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Re: "Perfect" replacements for "perfect" bindings.
- To: BOOK_ARTS-L@LISTSERV.SYR.EDU
- Subject: Re: "Perfect" replacements for "perfect" bindings.
- From: Betty Storz <storz@MCN.ORG>
- Date: Fri, 24 Apr 1998 07:06:40 -0700
- In-Reply-To: <199804241108.EAA08780@dns1.mcn.org>
- Message-Id: <199804241409.HAA19856@SUL-Server-2.Stanford.edu>
- Sender: "Book_Arts-L: On the web at http://www.dreamscape.com/pdverhey" <BOOK_ARTS-L@LISTSERV.SYR.EDU>
At 07:10 AM 4/24/98 -0400, you wrote:
>> The process is young in binding terms, 8-10 years,
>Actually it's been around for longer. Polly Lada-Mocarski showed me a
>"flex-binding" (that's the old term for "double-fan") press in 1975, and the
>apprentices made thousands of books that way at Center for Book Arts. We
>didn't have the fancy press, so we took a headbanding press (like a small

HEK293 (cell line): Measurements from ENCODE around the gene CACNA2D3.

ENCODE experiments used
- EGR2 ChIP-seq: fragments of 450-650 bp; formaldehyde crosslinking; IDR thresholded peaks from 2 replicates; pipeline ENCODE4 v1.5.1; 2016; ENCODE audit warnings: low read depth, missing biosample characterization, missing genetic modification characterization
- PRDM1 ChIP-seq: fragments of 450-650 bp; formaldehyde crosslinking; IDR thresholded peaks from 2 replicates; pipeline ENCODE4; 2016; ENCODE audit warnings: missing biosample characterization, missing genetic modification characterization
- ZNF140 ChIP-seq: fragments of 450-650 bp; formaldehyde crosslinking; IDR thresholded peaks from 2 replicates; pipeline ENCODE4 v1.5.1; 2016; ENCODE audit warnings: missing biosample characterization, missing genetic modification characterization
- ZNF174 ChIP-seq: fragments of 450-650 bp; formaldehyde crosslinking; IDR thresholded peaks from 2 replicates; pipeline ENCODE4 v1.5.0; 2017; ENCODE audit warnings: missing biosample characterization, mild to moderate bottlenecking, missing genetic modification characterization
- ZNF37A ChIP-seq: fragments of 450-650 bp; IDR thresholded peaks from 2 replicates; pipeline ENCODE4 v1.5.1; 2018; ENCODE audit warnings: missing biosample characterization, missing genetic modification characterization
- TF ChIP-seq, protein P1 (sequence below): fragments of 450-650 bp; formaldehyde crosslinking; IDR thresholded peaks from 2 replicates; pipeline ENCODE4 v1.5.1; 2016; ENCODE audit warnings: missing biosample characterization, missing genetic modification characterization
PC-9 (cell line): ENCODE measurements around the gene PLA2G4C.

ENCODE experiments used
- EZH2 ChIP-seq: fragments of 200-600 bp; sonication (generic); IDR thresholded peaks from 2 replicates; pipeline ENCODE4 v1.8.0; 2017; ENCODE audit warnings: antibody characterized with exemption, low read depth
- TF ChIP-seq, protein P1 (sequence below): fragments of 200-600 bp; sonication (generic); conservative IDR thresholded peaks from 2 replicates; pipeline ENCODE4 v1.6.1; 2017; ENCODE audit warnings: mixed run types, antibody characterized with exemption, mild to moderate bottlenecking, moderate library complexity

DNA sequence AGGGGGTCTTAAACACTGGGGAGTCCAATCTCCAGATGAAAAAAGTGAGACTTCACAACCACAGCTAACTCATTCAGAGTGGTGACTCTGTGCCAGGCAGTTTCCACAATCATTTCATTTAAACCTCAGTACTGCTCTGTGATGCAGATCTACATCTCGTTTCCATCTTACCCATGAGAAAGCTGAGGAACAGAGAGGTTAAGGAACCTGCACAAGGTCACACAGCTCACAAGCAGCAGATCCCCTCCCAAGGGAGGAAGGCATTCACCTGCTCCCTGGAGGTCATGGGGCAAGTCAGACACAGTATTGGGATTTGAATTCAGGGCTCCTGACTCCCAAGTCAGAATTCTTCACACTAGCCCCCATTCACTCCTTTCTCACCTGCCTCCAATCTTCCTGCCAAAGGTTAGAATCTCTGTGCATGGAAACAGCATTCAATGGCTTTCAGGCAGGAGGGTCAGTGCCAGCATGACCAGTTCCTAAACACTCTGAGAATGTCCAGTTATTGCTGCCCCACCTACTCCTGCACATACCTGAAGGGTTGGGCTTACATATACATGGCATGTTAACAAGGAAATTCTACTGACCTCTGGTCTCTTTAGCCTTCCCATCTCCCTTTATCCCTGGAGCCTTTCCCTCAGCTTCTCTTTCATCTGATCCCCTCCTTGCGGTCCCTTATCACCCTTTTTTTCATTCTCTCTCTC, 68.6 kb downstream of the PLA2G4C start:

>lying press) and put it up on a couple of bricks to get the required
>distance from the spine to the flex point.
>This is the method I devised to use in my home studio, unable to afford or
house a professional fanning machine. Books much wider than 1 1/4" are too
cumbersome to handle for my small hands, but the method does work.
I'm sure there are used double-fanning machines floating around. Keep your
I would like to hear about the mull that stretches width-wise the Duncan
Campbell mentioned. What is it called? Where can I get some?